|From Mount Lemmon Highway|
What I found is that you can look down (and more to the point, aim your camera downward) at almost any pullout or vista point, but the photo won't necessarily make it obvious that what it sees is below you. The guy in this first shot, for example, is probably about thirty feet below me as well as in front of me. Not easy to tell that, is it? This was taken at Molino Canyon Vista.
And here's the view down to Molino Creek.
By the time we reached the Bear Wallow/Bear Canyon area, there was a little snow at the side of the road, accompanied by signs warning of ice. Patches of highway were wet with runoff from melted snow. At Windy Point, there was a fair amount of snow, and a mini-pond of runoff at the edge of the parking lot. Here we are looking up at the distinctive rock formation that's one of my favorite Windy Point landmarks.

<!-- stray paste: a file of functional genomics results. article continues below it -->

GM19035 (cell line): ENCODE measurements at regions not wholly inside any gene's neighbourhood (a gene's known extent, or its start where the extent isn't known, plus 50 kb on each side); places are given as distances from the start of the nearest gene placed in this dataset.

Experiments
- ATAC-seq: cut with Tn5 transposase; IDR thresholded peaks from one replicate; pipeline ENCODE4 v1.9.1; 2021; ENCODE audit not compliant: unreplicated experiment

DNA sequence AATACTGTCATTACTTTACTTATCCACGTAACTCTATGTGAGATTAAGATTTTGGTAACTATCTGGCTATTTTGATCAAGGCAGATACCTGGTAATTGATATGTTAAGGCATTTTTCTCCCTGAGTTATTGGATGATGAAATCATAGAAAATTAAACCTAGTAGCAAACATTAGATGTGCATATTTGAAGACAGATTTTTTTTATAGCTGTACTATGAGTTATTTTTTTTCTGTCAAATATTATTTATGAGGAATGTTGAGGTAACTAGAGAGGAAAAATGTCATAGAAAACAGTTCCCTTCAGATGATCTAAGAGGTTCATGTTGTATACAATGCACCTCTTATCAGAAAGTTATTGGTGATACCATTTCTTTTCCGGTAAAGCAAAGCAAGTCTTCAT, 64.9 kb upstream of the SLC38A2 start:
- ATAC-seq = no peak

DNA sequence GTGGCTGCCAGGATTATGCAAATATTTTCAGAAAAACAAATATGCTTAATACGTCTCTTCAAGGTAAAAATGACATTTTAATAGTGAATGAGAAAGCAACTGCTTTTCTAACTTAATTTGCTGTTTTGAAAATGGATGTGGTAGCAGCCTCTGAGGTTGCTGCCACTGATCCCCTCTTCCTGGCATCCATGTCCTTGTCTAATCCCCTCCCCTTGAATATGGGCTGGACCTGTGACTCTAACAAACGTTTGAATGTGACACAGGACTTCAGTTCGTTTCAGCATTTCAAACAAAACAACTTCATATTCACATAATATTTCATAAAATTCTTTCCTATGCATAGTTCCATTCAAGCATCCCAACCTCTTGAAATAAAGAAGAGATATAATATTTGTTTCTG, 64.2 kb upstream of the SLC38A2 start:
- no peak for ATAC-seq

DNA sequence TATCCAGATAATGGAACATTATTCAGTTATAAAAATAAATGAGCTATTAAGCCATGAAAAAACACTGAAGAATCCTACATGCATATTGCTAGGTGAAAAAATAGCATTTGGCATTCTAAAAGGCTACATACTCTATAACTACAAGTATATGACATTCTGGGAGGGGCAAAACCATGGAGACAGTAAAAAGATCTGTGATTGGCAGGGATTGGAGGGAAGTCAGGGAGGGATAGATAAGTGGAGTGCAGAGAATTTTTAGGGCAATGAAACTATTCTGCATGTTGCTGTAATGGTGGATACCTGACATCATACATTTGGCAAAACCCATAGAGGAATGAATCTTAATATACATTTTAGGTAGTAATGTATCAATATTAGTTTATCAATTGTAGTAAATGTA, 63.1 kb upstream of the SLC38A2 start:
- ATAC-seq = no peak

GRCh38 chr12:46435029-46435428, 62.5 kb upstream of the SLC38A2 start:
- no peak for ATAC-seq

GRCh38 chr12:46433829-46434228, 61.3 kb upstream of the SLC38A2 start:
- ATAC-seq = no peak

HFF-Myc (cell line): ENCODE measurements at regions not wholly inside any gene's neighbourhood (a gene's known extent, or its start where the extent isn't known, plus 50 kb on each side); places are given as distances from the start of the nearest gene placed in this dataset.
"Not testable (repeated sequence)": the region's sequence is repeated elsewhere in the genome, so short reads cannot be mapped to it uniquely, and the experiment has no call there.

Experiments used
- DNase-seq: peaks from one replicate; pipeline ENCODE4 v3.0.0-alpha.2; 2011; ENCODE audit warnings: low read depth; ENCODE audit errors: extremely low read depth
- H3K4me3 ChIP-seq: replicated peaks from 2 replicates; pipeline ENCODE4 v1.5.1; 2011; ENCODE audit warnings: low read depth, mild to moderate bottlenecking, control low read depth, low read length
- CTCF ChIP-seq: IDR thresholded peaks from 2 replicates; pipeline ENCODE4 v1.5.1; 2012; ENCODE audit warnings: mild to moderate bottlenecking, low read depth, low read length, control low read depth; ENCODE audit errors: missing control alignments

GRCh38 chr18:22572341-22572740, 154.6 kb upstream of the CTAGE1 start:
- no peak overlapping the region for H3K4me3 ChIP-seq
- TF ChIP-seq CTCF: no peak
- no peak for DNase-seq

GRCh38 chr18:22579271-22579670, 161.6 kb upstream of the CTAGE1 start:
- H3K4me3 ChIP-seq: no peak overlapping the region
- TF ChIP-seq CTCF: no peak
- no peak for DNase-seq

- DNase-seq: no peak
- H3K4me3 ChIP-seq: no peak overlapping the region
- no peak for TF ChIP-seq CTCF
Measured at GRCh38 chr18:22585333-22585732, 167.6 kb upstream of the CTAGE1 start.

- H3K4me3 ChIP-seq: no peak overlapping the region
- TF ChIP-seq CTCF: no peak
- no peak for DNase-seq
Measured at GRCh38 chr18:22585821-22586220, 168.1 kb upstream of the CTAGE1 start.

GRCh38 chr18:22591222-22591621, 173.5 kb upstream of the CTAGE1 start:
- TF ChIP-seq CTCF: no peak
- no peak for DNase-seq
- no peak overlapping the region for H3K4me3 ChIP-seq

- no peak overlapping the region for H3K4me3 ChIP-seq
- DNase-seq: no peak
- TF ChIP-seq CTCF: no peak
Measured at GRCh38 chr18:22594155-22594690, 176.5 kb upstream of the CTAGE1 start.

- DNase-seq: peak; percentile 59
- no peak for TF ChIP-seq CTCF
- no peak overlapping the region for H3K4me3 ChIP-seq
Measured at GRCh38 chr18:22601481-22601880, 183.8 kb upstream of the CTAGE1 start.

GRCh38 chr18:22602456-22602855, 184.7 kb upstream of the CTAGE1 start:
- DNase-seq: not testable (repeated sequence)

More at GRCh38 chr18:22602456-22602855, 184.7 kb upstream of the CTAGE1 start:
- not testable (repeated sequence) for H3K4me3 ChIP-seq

Late afternoon shadows and the reflection of snow created problems with some of my photos, with the upper parts of them overexposed. But here is a view down to another part of the same road - whether ahead or behind I'[m not quite sure.
At San Pedro Vista the dogs and I had to climb a not-fully-compacted snow bank to get to the view downward.
There were lots of little cataracts on both sides of the road, created by runoff from melting snow. This one was at Marshall Gulch, the snowed-in picnic area just past Summerhaven at the top of Mount Lemmon.
Here's a view down to the creek that runs along the road at Marshall Gulch.
Another view downward, mostly, at Windy Point at sunset.
Looking down toward the city at dusk.